Feverfew

(Leaf)

Feverfew was traditionally used to treat fevers. It is now commonly used to prevent migraines and treat arthritis. Some research has shown that certain feverfew preparations can prevent migraines. Side effects include mouth ulcers if the leaves are chewed and digestive irritation. People who suddenly stop taking feverfew for migraines may have their headaches return. Feverfew should not be used with nonsteroidal anti-inflammatory medicines because these medicines may change how well feverfew works. It should not be used with warfarin or other anticoagulant medicines.

Garlic

(Cloves, root)

Garlic has been used all over the world in cooking and for its many medicinal properties. The compounds isolated from garlic have been shown to have antimicrobial, cardioprotective, anticancer and anti-inflammatory properties. These properties may play a role in the belief that garlic helps lower cholesterol and blood pressure. Unfortunately, the evidence is conflicting. The FDA considers garlic safe. But it can increase the risk of bleeding and should not be used with warfarin, a blood thinner. For the same reason, large amounts should not be taken before dental procedures or surgery.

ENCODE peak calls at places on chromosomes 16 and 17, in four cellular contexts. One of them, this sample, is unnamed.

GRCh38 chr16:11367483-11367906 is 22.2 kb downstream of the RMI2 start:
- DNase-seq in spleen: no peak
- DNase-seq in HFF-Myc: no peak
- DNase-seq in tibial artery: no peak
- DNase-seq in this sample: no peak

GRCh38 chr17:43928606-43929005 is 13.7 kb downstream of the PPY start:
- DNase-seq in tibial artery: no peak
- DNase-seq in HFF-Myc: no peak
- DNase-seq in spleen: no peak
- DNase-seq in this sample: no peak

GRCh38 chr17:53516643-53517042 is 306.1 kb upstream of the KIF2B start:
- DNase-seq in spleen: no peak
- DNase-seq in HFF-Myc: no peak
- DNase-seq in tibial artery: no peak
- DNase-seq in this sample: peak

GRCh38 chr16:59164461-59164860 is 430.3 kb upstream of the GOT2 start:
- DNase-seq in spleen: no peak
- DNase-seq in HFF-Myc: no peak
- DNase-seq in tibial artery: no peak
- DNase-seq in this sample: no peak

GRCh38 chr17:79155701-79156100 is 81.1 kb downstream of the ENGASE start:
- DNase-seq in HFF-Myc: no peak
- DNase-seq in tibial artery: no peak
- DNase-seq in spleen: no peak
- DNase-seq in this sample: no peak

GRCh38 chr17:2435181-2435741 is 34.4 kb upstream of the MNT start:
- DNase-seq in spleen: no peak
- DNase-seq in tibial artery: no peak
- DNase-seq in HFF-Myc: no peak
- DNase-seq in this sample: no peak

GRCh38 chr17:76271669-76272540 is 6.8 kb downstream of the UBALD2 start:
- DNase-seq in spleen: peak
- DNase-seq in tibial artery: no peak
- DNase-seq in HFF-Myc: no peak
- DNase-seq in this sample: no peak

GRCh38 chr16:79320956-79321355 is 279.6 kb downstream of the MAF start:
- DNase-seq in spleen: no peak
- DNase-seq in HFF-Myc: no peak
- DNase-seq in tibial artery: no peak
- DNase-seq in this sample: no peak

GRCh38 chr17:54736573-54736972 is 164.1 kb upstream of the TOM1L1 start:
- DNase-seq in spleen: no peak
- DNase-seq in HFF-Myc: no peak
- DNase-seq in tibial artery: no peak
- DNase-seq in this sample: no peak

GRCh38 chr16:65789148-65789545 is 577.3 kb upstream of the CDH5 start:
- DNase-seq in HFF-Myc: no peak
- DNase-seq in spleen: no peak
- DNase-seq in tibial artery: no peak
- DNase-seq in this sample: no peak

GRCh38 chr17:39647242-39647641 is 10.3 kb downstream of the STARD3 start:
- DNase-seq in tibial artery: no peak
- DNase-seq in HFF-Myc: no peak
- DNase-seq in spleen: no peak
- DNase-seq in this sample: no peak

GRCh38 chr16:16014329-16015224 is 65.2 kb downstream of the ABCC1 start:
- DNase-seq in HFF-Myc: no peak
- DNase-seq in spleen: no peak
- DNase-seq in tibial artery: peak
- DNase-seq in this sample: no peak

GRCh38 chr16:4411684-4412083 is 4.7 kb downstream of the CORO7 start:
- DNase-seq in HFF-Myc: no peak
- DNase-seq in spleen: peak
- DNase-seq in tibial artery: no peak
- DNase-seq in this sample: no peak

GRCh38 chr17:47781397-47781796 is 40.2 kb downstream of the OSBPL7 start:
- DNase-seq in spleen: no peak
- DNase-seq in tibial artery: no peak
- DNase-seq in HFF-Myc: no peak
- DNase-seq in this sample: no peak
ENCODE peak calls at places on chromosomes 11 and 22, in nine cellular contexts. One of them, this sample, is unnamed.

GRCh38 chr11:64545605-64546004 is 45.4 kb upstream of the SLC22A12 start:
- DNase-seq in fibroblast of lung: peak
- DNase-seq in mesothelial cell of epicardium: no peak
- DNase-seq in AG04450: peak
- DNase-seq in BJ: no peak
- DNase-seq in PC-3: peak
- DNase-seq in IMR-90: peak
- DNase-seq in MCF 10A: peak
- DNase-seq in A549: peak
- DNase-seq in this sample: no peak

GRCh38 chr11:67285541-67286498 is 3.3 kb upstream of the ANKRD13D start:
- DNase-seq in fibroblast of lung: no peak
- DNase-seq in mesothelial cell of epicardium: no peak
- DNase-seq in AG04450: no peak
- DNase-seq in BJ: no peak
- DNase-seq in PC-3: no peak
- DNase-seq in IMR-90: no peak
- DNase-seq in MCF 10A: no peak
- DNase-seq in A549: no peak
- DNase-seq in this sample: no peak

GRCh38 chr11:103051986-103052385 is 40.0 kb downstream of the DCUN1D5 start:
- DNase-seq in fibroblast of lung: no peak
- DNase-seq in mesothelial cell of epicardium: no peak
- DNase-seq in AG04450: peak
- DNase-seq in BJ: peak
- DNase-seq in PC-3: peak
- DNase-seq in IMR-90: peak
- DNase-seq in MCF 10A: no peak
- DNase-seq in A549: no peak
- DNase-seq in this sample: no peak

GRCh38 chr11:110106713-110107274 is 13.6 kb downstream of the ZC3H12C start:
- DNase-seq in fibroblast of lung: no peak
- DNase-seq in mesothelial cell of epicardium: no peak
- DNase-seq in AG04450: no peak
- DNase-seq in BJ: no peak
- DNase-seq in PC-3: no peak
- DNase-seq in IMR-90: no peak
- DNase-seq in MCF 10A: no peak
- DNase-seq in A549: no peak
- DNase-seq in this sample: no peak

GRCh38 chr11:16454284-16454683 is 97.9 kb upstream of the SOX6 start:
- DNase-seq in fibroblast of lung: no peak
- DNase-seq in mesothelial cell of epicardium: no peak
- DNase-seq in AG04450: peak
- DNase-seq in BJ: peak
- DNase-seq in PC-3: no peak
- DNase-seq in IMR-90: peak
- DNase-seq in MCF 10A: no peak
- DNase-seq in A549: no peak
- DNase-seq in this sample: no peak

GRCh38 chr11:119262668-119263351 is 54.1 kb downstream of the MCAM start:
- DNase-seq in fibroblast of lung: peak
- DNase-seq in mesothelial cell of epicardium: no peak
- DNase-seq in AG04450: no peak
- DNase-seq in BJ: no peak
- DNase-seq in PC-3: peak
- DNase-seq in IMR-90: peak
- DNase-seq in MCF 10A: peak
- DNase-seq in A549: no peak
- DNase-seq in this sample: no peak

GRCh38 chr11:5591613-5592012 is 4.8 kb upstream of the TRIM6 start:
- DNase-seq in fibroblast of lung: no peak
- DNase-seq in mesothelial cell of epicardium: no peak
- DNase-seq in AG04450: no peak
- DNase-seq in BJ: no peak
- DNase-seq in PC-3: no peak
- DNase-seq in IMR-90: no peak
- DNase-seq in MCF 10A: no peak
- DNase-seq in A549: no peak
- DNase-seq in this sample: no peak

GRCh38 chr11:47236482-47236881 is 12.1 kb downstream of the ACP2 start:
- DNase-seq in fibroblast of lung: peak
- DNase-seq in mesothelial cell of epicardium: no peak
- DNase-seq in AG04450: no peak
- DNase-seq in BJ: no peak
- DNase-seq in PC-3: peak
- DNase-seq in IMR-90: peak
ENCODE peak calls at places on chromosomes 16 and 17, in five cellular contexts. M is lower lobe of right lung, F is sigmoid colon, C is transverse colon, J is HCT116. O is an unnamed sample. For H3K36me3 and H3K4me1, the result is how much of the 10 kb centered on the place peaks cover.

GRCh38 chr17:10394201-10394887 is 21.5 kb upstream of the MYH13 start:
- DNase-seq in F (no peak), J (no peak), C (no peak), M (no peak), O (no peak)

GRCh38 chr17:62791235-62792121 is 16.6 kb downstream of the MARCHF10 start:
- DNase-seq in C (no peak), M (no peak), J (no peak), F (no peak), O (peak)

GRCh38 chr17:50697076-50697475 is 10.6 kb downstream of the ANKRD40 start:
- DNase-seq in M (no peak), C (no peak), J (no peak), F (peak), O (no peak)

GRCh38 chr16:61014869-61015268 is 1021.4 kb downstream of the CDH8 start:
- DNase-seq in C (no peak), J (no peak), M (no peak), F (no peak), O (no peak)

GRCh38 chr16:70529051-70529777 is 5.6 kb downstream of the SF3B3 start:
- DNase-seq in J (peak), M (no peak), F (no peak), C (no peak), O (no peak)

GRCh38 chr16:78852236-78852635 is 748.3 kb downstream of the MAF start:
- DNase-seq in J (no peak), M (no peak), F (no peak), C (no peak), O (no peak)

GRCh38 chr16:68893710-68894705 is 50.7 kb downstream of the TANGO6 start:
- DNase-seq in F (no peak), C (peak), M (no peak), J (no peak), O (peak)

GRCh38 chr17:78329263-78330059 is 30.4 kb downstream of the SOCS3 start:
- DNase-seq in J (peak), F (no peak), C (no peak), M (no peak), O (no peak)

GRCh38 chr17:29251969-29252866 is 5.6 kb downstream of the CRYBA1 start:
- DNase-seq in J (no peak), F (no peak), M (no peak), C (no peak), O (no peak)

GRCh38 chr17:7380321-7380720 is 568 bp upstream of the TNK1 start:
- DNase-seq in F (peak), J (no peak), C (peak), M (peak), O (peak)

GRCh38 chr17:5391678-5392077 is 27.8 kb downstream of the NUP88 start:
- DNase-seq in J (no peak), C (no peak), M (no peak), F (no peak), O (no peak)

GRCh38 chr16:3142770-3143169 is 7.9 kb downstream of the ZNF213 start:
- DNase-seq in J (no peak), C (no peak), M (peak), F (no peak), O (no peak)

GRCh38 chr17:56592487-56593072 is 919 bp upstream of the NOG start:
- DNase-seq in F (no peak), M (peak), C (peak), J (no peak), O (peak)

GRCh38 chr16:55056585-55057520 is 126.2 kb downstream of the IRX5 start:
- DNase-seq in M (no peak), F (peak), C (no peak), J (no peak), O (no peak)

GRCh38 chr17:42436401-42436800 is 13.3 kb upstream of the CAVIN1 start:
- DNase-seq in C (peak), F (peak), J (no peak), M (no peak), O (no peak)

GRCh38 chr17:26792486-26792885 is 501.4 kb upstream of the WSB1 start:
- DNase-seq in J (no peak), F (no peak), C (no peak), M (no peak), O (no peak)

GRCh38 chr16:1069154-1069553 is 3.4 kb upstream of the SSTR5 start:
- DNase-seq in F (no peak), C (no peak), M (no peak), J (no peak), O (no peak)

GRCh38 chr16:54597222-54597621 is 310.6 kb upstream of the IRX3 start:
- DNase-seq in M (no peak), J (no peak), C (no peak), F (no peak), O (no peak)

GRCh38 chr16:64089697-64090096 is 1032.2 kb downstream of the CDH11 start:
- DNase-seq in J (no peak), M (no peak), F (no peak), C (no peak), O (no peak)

Ginger

(Root)

Ginger is most commonly known as an herb for easing nausea and motion sickness. Research suggests that ginger may relieve the nausea caused by pregnancy and chemotherapy. Other areas under investigation in the use of ginger are in surgery and as an anticancer agent. It's wide range of actions may be due in part to its strong anti-inflammatory and antioxidative effects.

Reported side effects may include bloating, gas, heartburn, and nausea in certain people.

Gingko

(Leaf)